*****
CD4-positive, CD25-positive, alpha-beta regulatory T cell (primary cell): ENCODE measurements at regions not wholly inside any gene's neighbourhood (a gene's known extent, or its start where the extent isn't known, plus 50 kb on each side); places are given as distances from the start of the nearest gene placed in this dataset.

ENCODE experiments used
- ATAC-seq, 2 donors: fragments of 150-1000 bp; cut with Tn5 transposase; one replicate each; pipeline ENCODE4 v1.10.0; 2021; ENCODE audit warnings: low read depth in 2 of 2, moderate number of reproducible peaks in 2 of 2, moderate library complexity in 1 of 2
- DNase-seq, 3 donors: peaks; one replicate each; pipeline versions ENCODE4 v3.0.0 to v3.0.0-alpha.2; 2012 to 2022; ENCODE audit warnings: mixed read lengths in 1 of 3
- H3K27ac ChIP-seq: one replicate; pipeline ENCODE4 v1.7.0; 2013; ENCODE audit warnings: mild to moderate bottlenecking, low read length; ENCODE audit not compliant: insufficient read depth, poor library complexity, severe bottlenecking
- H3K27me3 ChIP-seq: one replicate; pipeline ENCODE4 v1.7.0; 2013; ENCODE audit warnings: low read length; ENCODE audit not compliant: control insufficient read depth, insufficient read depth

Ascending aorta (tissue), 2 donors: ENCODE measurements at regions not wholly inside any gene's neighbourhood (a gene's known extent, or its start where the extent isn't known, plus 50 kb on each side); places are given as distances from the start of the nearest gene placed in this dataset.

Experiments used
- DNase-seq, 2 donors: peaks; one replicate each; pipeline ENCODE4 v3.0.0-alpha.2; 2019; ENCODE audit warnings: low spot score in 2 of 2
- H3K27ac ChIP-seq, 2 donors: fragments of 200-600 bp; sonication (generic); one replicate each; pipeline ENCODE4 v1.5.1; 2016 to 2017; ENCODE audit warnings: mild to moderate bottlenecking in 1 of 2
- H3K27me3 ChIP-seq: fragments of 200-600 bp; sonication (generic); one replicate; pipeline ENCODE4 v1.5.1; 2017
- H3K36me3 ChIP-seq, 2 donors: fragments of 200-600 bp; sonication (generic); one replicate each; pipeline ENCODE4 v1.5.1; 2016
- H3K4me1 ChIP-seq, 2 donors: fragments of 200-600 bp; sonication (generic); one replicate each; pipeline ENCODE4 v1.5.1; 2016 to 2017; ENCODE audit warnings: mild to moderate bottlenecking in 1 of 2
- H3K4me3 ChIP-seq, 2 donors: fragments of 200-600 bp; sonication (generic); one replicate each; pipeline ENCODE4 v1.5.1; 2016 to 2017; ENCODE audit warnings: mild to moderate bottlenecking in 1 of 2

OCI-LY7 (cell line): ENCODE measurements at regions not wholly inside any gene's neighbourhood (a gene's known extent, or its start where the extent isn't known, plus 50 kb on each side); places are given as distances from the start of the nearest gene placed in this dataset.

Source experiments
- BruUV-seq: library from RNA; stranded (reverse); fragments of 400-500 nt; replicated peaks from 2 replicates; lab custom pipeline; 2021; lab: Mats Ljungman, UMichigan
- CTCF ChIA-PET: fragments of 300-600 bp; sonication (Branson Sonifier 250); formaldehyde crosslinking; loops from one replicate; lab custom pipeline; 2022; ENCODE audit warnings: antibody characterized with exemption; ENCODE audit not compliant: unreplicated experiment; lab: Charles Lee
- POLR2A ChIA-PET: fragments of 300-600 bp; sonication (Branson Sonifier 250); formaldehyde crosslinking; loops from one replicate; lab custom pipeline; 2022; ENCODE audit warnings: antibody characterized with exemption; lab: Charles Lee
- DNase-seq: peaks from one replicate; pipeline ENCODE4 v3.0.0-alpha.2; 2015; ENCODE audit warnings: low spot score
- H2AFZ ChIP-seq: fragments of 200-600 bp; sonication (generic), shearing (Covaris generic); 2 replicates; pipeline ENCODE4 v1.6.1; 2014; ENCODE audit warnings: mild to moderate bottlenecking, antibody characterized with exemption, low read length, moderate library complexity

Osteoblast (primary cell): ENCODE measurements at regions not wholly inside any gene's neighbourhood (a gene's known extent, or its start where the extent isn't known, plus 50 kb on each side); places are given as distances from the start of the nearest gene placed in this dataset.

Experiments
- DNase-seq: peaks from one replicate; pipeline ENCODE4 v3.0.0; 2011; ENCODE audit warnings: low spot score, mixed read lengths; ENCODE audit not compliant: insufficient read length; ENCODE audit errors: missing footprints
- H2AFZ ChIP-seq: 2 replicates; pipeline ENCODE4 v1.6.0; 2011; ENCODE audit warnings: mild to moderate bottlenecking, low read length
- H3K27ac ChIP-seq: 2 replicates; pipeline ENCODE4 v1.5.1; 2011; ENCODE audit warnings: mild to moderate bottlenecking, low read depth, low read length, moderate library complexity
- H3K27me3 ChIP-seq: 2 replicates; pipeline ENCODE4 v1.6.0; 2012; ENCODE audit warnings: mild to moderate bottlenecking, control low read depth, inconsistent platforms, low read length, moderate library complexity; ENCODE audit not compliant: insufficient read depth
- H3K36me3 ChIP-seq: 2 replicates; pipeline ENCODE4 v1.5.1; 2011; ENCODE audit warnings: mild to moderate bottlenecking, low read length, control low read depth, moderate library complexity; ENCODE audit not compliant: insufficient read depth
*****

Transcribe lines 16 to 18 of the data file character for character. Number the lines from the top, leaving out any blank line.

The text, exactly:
Source experiments
- BruUV-seq: library from RNA; stranded (reverse); fragments of 400-500 nt; replicated peaks from 2 replicates; lab custom pipeline; 2021; lab: Mats Ljungman, UMichigan
- CTCF ChIA-PET: fragments of 300-600 bp; sonication (Branson Sonifier 250); formaldehyde crosslinking; loops from one replicate; lab custom pipeline; 2022; ENCODE audit warnings: antibody characterized with exemption; ENCODE audit not compliant: unreplicated experiment; lab: Charles Lee